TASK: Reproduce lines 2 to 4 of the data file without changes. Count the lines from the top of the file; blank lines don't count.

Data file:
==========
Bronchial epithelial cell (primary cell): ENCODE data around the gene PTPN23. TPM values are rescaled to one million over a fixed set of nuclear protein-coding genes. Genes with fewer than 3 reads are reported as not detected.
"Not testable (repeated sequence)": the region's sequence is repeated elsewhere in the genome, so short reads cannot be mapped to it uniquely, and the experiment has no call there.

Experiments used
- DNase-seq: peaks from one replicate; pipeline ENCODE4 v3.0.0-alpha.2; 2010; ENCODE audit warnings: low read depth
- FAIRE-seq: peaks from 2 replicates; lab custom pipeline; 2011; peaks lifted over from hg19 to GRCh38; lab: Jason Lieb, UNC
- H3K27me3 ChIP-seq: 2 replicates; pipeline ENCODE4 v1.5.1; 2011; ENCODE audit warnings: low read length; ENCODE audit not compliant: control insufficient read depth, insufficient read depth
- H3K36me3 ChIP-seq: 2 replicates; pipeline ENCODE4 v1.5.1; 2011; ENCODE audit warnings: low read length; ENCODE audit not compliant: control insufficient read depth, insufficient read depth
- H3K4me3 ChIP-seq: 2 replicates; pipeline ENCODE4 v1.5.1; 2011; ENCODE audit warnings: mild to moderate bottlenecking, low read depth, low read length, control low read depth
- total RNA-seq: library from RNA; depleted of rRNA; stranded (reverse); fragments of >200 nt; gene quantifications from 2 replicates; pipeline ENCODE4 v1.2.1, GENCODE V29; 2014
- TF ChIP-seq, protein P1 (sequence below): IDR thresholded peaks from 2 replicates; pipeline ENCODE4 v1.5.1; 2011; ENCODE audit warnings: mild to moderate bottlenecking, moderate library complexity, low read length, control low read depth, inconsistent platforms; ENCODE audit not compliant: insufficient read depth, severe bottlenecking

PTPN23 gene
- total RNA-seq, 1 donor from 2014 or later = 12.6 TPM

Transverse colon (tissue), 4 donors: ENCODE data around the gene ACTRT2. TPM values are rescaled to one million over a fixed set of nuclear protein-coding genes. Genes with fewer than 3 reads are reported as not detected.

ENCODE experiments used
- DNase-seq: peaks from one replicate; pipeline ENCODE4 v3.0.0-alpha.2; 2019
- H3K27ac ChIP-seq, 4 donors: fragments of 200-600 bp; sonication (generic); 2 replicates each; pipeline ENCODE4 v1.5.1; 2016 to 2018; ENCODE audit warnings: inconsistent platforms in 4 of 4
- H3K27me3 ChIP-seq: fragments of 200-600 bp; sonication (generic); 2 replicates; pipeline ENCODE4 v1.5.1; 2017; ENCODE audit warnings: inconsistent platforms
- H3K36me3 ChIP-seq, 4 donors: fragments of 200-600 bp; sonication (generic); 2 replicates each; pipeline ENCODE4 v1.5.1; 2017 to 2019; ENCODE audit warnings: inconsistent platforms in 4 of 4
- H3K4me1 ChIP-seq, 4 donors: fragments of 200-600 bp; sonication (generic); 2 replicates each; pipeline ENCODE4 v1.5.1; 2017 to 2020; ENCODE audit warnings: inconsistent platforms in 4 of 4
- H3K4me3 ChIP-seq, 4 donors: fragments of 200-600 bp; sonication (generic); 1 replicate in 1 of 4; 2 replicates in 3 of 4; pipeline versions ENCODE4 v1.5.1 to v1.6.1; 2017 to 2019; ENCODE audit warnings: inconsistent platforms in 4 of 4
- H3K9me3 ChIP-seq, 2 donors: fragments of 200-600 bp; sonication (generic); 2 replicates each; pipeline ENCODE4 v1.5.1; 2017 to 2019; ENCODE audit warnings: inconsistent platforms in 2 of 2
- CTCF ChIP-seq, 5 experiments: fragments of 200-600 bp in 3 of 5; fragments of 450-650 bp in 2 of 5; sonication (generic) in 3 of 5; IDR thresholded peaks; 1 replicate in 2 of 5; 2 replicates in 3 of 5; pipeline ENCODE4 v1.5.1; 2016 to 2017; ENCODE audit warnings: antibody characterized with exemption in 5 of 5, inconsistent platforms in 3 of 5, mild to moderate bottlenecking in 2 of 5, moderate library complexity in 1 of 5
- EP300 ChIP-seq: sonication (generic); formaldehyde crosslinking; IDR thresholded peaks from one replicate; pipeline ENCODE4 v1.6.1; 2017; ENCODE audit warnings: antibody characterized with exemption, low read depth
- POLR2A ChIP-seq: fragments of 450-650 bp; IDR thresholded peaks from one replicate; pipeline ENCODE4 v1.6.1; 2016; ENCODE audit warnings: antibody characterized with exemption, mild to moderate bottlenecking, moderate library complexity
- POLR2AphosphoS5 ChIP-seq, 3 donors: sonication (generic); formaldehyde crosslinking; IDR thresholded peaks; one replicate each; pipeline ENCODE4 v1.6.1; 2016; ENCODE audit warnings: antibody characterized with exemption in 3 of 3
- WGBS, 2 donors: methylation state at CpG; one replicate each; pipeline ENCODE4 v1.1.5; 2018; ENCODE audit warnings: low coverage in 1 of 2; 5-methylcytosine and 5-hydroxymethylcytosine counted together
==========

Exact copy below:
"Not testable (repeated sequence)": the region's sequence is repeated elsewhere in the genome, so short reads cannot be mapped to it uniquely, and the experiment has no call there.

Experiments used
- DNase-seq: peaks from one replicate; pipeline ENCODE4 v3.0.0-alpha.2; 2010; ENCODE audit warnings: low read depth